Bug #6829 duplicate NULL values allowed in UNIQUE INDEX
Submitted: 25 Nov 2004 17:58 Modified: 26 Nov 2004 10:24
Reporter: Kirk Wylie Email Updates:
Status: Not a Bug Impact on me:
Category:MySQL Server Severity:S2 (Serious)
Version:4.0.20 and 4.1.7 OS:Linux (Linux)
Assigned to: CPU Architecture:Any

[25 Nov 2004 17:58] Kirk Wylie
When creating a table with a UNIQUE index which includes columns which may be NULL, inserting values into the table which have NULL values in some columns don't result in uniqueness constraint violations.

For example, if I have a table with columns c1 and c2, both of which can be NULL, and have a UNIQUE INDEX (c1, c2), if I insert (1, NULL) and (1, NULL), the contraint won't be violated, even though the two rows have the same values.

The repeat case below gives the degenerate, minimal test case, with only one column and two NULL values.

This behavior is not consistent with other SQL databases (same functionality also checked on oracle and SQL Server), and causes applications written assuming that functionality to break.

This happens both with InnoDB tables and with MyISAM tables.

How to repeat:
mysql> create table test (i int, unique index (i));
Query OK, 0 rows affected (0.00 sec)

mysql> insert into test (i) values (null);
Query OK, 1 row affected (0.01 sec)

mysql> insert into test (i) values (null);
Query OK, 1 row affected (0.00 sec)

mysql> select * from test;
| i    |
| NULL |
| NULL |
2 rows in set (0.00 sec)

Suggested fix:
At least make it an option (perhaps it is and I can't find it, in which case this is a documentation bug) to have uniqueness constraints match for NULL values.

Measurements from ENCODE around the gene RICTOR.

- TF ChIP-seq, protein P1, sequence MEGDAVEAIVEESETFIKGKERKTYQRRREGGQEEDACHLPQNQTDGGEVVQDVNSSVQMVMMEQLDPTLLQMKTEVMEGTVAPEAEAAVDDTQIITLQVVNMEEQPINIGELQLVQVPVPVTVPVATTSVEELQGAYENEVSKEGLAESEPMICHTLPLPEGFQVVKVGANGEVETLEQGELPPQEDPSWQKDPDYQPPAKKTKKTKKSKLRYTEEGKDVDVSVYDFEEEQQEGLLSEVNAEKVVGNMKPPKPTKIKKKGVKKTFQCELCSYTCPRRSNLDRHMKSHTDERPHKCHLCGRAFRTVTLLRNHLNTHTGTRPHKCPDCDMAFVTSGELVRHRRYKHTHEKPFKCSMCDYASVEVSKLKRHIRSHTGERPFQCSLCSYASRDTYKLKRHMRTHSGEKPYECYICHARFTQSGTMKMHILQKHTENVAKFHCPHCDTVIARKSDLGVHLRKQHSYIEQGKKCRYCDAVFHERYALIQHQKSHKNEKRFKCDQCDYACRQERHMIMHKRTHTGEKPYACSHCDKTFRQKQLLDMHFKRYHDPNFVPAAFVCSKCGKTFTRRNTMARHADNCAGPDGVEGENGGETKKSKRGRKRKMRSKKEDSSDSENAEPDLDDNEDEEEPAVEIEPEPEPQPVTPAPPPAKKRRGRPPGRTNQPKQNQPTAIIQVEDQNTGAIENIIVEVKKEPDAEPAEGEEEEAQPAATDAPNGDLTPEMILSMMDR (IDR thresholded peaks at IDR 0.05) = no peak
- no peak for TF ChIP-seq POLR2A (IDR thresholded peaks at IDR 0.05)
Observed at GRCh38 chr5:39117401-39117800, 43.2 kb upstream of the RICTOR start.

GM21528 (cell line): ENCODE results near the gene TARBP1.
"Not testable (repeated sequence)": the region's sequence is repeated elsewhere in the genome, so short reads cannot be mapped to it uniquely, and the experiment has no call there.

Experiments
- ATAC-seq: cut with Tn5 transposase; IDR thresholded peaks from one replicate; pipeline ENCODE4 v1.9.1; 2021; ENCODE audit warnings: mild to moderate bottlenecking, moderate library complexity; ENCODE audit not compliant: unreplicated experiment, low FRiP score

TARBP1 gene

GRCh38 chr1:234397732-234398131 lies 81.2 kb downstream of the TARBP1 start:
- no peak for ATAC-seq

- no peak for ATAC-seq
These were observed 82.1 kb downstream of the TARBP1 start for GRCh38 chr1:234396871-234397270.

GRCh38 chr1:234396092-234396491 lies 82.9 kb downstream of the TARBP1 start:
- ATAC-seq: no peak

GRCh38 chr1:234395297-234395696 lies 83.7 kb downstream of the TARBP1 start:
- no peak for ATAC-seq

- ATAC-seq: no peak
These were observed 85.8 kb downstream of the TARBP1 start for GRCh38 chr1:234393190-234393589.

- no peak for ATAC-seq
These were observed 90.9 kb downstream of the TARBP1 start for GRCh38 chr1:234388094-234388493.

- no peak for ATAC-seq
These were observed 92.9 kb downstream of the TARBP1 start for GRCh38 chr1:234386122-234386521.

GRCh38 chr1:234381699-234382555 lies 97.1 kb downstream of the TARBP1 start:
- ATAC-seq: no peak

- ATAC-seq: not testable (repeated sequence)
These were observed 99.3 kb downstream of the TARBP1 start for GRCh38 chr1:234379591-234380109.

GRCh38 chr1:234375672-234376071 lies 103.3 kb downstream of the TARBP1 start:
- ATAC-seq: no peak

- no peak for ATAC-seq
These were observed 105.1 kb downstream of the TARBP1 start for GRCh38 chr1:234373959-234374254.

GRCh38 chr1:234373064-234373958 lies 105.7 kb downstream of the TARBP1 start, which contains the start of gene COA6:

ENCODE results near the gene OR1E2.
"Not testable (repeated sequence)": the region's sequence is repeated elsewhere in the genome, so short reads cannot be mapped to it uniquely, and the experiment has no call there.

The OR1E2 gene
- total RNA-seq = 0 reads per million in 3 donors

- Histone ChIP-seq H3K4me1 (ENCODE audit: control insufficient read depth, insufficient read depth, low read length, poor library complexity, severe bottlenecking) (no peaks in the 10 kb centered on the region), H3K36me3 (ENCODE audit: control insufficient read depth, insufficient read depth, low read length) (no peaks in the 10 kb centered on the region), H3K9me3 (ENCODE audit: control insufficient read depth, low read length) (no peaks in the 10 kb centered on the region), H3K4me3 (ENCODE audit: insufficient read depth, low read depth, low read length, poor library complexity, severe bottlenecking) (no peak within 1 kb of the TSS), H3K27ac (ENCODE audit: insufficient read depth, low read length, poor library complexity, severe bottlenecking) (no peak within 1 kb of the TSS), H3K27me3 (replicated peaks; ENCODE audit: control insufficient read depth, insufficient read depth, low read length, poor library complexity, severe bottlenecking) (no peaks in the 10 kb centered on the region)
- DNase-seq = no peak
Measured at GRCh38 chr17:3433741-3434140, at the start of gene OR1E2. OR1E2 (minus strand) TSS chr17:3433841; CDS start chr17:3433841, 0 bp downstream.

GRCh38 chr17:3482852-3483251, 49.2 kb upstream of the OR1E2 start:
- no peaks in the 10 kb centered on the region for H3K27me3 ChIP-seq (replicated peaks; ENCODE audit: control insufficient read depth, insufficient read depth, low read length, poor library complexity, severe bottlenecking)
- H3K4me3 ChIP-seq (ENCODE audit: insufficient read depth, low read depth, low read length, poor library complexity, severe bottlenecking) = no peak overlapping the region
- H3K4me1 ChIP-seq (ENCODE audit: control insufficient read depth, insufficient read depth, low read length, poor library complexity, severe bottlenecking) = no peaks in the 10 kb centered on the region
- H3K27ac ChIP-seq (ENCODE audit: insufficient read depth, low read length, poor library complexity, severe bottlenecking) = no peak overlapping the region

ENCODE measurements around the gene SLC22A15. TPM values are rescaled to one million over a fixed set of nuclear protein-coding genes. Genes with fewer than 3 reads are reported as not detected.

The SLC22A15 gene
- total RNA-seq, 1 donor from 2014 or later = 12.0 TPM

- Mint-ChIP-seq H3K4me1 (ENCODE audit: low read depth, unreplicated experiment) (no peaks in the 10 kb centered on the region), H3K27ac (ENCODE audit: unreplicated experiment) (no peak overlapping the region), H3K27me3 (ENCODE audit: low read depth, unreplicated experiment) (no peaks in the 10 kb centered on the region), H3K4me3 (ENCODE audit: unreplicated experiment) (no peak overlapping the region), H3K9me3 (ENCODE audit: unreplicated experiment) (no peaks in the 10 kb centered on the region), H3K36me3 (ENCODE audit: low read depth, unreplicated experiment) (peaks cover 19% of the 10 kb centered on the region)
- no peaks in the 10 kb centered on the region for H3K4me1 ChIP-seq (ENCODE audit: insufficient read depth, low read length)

[25 Nov 2004 18:16] Georg Richter
The SQL  Standard allows multiple null values in unique constraints. Null is never equal to anything, 
even not to another null value.
[26 Nov 2004 0:49] Paul Dubois
The multiple-NULL behavior is documented here:


Which says:

In MySQL, a UNIQUE index is one in which all values in the index 
must be distinct. An error occurs if you try to add a new row with
a key that matches an existing row. The exception to this is that
if a column in the index is allowed to contain NULL values, it can
contain multiple NULL values. This exception does not apply to BDB
tables, for which indexed columns allow only a single NULL.
[26 Nov 2004 10:24] Sergei Golubchik
Georg is right, the standard specifies:

2) If there are no two rows in T such that the value of each column in one
row is non-null and is not distinct from the value of the corresponding
column in the ther row, then the result of the <unique predicate> is True;
otherwise, the result of the <unique predicate> is False.

It explicitly says that rows where not "each column is non-null" is excluded from the uniqueness test.